The confusion over exactly when the Federal Reserve will begin scaling back its huge economic stimulus efforts only deepened on Wednesday, with the release of a summary of the deliberations at the central bank’s last meeting in late July.
There were hints that some members of the divided committee are comfortable with beginning to ease the Fed’s programme of buying $85 billion a month in government bonds and mortgage securities as soon as their next meeting in mid-September. But there were also indications that another camp within the policy-setting group favours waiting until December, or even later.
For one thing, a number of participants at the Federal Open Market Committee raised concerns that economic growth in the second half of the year would prove disappointing, which would tend to encourage them to delay any changes in their current policy.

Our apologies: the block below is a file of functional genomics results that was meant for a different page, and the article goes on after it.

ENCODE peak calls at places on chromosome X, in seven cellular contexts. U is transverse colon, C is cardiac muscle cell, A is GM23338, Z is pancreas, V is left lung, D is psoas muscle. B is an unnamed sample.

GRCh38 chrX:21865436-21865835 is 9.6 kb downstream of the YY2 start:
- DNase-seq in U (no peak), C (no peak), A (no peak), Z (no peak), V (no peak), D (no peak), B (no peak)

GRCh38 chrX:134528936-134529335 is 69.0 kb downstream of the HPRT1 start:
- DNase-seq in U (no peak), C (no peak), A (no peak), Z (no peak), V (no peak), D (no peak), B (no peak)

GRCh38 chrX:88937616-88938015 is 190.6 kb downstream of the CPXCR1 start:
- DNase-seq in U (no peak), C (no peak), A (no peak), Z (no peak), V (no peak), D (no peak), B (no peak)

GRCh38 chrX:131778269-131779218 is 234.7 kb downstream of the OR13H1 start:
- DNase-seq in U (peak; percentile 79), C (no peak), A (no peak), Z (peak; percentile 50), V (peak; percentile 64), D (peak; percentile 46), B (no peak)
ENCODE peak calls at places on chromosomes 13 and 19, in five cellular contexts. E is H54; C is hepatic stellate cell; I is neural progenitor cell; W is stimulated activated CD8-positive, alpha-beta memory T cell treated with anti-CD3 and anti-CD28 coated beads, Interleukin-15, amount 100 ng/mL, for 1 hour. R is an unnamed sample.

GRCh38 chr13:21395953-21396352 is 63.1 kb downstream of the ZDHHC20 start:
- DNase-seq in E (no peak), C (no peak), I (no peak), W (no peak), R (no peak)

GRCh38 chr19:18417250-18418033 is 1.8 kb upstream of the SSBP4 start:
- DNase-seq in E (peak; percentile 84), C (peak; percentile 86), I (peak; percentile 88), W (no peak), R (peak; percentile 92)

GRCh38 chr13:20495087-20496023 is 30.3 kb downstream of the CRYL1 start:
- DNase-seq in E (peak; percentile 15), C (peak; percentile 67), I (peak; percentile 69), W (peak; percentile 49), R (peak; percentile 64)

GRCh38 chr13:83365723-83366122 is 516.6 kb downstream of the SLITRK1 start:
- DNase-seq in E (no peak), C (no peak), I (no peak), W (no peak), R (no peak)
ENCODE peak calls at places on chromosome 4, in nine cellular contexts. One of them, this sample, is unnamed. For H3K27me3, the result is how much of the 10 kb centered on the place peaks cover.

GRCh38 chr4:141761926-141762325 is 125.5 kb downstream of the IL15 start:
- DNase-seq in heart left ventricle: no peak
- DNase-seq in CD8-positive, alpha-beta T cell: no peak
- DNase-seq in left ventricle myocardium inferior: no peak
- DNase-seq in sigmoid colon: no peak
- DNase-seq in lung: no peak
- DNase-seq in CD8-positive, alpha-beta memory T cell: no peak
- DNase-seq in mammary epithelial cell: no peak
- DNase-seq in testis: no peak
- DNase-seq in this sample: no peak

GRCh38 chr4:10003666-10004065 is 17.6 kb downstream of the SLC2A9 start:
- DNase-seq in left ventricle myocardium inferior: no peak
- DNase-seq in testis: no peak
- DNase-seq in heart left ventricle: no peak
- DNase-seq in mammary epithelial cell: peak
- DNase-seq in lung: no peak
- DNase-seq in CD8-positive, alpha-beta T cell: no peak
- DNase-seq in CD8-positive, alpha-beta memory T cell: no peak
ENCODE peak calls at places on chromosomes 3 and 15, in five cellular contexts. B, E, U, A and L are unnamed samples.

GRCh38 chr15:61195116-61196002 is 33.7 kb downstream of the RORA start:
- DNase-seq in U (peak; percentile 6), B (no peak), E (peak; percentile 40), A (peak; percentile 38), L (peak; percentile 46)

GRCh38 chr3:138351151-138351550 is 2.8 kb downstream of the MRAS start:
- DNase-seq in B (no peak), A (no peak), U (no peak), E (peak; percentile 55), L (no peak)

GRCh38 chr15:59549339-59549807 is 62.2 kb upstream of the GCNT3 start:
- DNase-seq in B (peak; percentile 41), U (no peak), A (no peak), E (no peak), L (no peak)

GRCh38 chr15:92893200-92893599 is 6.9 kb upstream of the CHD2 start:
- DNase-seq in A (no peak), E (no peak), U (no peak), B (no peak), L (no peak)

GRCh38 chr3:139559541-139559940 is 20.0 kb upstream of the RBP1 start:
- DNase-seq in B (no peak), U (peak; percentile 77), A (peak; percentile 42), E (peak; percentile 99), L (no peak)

In June, the Fed’s chairman, Ben S Bernanke, indicated the stimulus programme could be scaled back this year if economic data continued to be relatively positive, but avoided setting any target dates.
The minutes of the meeting did little to clarify the issue. While “a few members emphasised the importance of being patient and evaluating additional information before deciding on any changes to the pace of asset purchases,” a few others “suggested that it might soon be time to slow somewhat the pace of purchases”, the summary of the July 30-31 meeting said. As a result, longtime Fed watchers came up with analyses so different from one another that it seemed as if they might be reading different documents.
With Bernanke to exit as Fed chairman next year, most analysts expect the Fed to initiate the tapering process before he leaves office, and to do so at one of the meetings remaining this year.
On Wall Street, investors were just as uncertain as economists and bond prices dropped after the release of the Fed’s minutes, sending interest rates higher.
New York Times